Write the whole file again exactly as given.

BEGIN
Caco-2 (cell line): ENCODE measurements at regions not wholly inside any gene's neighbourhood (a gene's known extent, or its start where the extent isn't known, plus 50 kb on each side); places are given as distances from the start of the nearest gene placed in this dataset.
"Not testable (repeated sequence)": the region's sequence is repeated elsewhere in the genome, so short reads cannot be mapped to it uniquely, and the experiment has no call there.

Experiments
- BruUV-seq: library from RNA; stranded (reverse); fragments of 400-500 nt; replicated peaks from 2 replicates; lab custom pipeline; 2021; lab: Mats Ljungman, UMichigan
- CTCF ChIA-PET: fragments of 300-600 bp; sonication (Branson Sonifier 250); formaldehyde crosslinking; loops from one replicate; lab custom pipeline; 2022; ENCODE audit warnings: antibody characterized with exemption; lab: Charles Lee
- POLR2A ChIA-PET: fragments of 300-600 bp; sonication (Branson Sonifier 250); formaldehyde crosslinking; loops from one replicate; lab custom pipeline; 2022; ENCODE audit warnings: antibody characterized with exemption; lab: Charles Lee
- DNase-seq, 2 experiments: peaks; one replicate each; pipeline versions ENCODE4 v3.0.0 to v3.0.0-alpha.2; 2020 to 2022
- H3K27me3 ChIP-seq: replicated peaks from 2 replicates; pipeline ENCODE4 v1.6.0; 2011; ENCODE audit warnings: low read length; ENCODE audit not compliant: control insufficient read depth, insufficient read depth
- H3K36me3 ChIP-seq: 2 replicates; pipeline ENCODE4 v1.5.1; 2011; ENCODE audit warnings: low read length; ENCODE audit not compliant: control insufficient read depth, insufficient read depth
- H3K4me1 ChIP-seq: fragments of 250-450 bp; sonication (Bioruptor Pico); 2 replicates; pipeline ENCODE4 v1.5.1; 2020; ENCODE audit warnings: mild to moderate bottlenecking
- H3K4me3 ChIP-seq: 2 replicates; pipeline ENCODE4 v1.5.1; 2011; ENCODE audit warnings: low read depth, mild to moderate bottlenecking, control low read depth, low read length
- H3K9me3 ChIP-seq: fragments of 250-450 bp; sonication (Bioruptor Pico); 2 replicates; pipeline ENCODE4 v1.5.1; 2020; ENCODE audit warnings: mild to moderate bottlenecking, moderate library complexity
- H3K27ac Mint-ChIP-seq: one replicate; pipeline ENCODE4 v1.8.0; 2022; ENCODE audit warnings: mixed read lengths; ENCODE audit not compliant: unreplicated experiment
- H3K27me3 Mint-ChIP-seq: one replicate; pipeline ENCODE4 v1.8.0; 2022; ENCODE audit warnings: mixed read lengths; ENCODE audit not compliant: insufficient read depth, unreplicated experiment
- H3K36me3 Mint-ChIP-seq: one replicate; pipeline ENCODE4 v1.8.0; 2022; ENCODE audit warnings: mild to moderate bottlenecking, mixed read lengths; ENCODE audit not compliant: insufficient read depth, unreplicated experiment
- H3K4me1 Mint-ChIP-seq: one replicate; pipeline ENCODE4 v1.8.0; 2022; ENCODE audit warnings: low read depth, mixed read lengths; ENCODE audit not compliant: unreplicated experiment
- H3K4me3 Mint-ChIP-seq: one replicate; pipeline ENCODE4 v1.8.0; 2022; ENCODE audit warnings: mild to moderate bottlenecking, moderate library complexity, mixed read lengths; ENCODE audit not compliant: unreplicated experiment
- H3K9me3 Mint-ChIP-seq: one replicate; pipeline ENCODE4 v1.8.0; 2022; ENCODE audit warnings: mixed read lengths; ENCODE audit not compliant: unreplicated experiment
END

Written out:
Caco-2 (cell line): ENCODE measurements at regions not wholly inside any gene's neighbourhood (a gene's known extent, or its start where the extent isn't known, plus 50 kb on each side); places are given as distances from the start of the nearest gene placed in this dataset.
"Not testable (repeated sequence)": the region's sequence is repeated elsewhere in the genome, so short reads cannot be mapped to it uniquely, and the experiment has no call there.

Experiments
- BruUV-seq: library from RNA; stranded (reverse); fragments of 400-500 nt; replicated peaks from 2 replicates; lab custom pipeline; 2021; lab: Mats Ljungman, UMichigan
- CTCF ChIA-PET: fragments of 300-600 bp; sonication (Branson Sonifier 250); formaldehyde crosslinking; loops from one replicate; lab custom pipeline; 2022; ENCODE audit warnings: antibody characterized with exemption; lab: Charles Lee
- POLR2A ChIA-PET: fragments of 300-600 bp; sonication (Branson Sonifier 250); formaldehyde crosslinking; loops from one replicate; lab custom pipeline; 2022; ENCODE audit warnings: antibody characterized with exemption; lab: Charles Lee
- DNase-seq, 2 experiments: peaks; one replicate each; pipeline versions ENCODE4 v3.0.0 to v3.0.0-alpha.2; 2020 to 2022
- H3K27me3 ChIP-seq: replicated peaks from 2 replicates; pipeline ENCODE4 v1.6.0; 2011; ENCODE audit warnings: low read length; ENCODE audit not compliant: control insufficient read depth, insufficient read depth
- H3K36me3 ChIP-seq: 2 replicates; pipeline ENCODE4 v1.5.1; 2011; ENCODE audit warnings: low read length; ENCODE audit not compliant: control insufficient read depth, insufficient read depth
- H3K4me1 ChIP-seq: fragments of 250-450 bp; sonication (Bioruptor Pico); 2 replicates; pipeline ENCODE4 v1.5.1; 2020; ENCODE audit warnings: mild to moderate bottlenecking
- H3K4me3 ChIP-seq: 2 replicates; pipeline ENCODE4 v1.5.1; 2011; ENCODE audit warnings: low read depth, mild to moderate bottlenecking, control low read depth, low read length
- H3K9me3 ChIP-seq: fragments of 250-450 bp; sonication (Bioruptor Pico); 2 replicates; pipeline ENCODE4 v1.5.1; 2020; ENCODE audit warnings: mild to moderate bottlenecking, moderate library complexity
- H3K27ac Mint-ChIP-seq: one replicate; pipeline ENCODE4 v1.8.0; 2022; ENCODE audit warnings: mixed read lengths; ENCODE audit not compliant: unreplicated experiment
- H3K27me3 Mint-ChIP-seq: one replicate; pipeline ENCODE4 v1.8.0; 2022; ENCODE audit warnings: mixed read lengths; ENCODE audit not compliant: insufficient read depth, unreplicated experiment
- H3K36me3 Mint-ChIP-seq: one replicate; pipeline ENCODE4 v1.8.0; 2022; ENCODE audit warnings: mild to moderate bottlenecking, mixed read lengths; ENCODE audit not compliant: insufficient read depth, unreplicated experiment
- H3K4me1 Mint-ChIP-seq: one replicate; pipeline ENCODE4 v1.8.0; 2022; ENCODE audit warnings: low read depth, mixed read lengths; ENCODE audit not compliant: unreplicated experiment
- H3K4me3 Mint-ChIP-seq: one replicate; pipeline ENCODE4 v1.8.0; 2022; ENCODE audit warnings: mild to moderate bottlenecking, moderate library complexity, mixed read lengths; ENCODE audit not compliant: unreplicated experiment
- H3K9me3 Mint-ChIP-seq: one replicate; pipeline ENCODE4 v1.8.0; 2022; ENCODE audit warnings: mixed read lengths; ENCODE audit not compliant: unreplicated experiment